Scotland launches its Environment Strategy

The Scottish Government this week published The Environment Strategy for Scotland[i], which Fidra contributed to in its development and now welcomes its publication.

In particular we welcome the acknowledgement that there is a need to ‘ensure that our policy and regulatory framework is robust’, that Scotland ‘must play its full part in tackling the twin global crises of climate and nature’ and ‘will seek to maintain or exceed EU environmental standards’.

In order to achieve these and its overall vision, the Scottish Government aims to deliver the following six outcomes as outlined in the Environment Strategy:

  • ‘Scotland’s nature is protected and restored with flourishing biodiversity and clean and healthy air, water, sea and soils;
  • We play our full role in tackling the global climate emergency and limiting temperature rise to 1.5°C;
  • We use and re-use resources wisely and have ended the throw-away culture:
  • Our thriving, sustainable economy conserves and grows our natural assets;
  • Our healthy environment supports a fairer, healthier, more inclusive society;
  • We are responsible global citizens with a sustainable international footprint.’

Time for targets

Fidra applaud the commitment of the first three out comes to protect and restore Scotland’s nature, end Scotland’s contribution to climate change with net zero greenhouse gas emissions by 2045, and embed circular economy throughout Scotland to end the throw-away culture.

To be truly effective, the delivery of this commitment will require legally binding targets for nature recovery and a detailed action plan for delivery. Fidra would recommend that Scottish Government develop and implement measurable targets for environmental issues such as chemical pollution, waste and plastic pollution. Scottish legislation needs to outline the steps needed across a range of interconnected environmental issues to limit global temperature rise (as indicated in the Government’s CO2 targets), reduce unnecessary chemical use, drive management of waste up the waste hierarchy, and increase resource efficiency.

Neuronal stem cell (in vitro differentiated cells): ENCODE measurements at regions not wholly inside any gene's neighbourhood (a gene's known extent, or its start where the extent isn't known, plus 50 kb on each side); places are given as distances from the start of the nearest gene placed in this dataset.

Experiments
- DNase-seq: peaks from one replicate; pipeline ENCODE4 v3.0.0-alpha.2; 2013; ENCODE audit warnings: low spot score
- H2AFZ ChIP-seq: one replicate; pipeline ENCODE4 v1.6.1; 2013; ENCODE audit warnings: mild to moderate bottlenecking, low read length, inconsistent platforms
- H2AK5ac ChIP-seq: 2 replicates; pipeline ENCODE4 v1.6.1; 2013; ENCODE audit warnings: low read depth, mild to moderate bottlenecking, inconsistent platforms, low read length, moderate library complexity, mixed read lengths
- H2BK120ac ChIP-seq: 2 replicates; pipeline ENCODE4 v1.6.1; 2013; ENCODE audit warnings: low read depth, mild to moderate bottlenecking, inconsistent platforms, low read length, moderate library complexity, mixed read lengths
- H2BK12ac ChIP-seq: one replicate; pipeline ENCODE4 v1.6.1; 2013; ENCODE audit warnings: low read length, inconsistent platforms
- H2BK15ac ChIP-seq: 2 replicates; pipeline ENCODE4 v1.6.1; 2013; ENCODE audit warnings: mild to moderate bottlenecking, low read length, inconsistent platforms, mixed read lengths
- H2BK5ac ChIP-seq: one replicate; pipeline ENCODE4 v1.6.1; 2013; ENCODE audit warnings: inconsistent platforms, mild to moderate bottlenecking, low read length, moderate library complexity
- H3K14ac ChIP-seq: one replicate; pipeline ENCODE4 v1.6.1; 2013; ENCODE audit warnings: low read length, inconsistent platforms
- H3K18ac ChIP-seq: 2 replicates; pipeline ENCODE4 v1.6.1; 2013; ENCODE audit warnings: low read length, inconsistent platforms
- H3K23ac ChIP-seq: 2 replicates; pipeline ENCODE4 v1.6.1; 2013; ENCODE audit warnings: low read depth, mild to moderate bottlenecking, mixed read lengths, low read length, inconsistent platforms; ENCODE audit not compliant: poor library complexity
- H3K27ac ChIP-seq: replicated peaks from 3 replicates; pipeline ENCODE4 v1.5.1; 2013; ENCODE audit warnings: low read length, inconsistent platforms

We equally welcome the remaining three outcomes to conserve and increase the quality of Scotland’s natural assets, ensure access across society to a healthy natural environment, and be responsible for a sustainable global footprint of consumption and production.

Monitoring to prevent pollution

To achieve these outcomes not only requires the monitoring of known substances of concern, but also emerging contaminants like pharmaceuticals, microplastics, and new versions of chemicals such as flame retardants and other persistent organic pollutants (such as per or poly fluorinated alkyl substances, PFAS). We need to take into account the chemical footprint of our consumption to ensure we are not leaving a legacy of chemical contamination around the world.

Oversight and enforcement

A new environment watchdog to oversee compliance with environmental law will be an essential part of achieving these outcomes, and must be a truly independent body with sufficient powers to protect Scotland’s natural resources. This should include adequate resources and ability to investigate complaints from the public, charities and businesses, and impose sanctions when standards are breached.

Fidra welcomes the Environment Strategy for Scotland and looks forward to further details of how these ambitions will be realised using targets, regulations, governance, monitoring and enforcement. Find out more about how Fidra’s work supports Scotland’s environment, and beyond, by exploring our projects.



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